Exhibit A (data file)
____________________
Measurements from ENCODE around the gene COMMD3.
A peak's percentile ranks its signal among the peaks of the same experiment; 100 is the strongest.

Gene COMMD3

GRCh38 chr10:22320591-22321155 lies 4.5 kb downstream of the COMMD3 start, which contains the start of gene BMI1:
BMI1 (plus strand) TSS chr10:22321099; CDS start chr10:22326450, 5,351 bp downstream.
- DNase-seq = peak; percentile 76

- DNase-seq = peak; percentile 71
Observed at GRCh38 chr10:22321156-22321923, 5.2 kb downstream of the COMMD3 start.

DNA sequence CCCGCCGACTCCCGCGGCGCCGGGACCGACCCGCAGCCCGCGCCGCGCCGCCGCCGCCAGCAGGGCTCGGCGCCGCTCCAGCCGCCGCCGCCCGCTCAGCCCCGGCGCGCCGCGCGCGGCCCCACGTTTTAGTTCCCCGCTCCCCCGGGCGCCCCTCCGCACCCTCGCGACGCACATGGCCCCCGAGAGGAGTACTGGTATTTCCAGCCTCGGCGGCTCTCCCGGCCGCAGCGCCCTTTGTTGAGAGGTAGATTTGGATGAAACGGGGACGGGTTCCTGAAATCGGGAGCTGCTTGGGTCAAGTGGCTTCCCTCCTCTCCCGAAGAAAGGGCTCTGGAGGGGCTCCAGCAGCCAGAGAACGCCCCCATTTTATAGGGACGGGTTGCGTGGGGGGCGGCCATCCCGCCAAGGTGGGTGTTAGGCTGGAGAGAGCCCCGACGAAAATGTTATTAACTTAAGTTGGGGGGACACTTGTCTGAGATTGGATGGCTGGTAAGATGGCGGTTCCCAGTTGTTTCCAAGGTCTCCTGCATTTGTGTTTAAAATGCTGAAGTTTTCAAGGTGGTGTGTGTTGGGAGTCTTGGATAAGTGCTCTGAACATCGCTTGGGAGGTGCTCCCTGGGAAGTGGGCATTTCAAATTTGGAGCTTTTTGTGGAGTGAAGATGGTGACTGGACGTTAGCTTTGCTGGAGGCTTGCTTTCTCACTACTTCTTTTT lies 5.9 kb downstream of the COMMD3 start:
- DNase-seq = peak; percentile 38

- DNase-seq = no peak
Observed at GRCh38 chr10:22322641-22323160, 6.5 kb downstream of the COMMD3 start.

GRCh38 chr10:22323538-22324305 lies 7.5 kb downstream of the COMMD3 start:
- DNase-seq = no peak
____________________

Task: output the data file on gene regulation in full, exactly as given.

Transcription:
Measurements from ENCODE around the gene COMMD3.
A peak's percentile ranks its signal among the peaks of the same experiment; 100 is the strongest.

Gene COMMD3

GRCh38 chr10:22320591-22321155 lies 4.5 kb downstream of the COMMD3 start, which contains the start of gene BMI1:
BMI1 (plus strand) TSS chr10:22321099; CDS start chr10:22326450, 5,351 bp downstream.
- DNase-seq = peak; percentile 76

- DNase-seq = peak; percentile 71
Observed at GRCh38 chr10:22321156-22321923, 5.2 kb downstream of the COMMD3 start.

DNA sequence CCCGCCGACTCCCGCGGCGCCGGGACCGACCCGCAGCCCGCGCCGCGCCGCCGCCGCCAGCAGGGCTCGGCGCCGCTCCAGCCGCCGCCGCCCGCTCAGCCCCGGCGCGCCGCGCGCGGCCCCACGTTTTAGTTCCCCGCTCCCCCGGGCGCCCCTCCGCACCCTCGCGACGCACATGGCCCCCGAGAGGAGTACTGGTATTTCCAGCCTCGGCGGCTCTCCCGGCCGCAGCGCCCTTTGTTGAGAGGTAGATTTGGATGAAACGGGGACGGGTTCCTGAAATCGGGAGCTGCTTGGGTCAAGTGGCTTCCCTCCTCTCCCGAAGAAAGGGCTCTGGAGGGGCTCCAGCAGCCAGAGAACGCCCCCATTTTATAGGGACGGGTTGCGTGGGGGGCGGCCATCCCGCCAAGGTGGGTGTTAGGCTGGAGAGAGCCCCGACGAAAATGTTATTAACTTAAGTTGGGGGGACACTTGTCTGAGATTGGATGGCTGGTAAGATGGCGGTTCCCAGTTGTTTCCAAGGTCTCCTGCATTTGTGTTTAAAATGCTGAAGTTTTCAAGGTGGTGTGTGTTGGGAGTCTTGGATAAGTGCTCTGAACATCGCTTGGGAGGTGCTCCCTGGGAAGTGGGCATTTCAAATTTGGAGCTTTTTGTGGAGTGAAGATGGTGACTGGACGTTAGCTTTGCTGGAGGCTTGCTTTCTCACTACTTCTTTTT lies 5.9 kb downstream of the COMMD3 start:
- DNase-seq = peak; percentile 38

- DNase-seq = no peak
Observed at GRCh38 chr10:22322641-22323160, 6.5 kb downstream of the COMMD3 start.

GRCh38 chr10:22323538-22324305 lies 7.5 kb downstream of the COMMD3 start:
- DNase-seq = no peak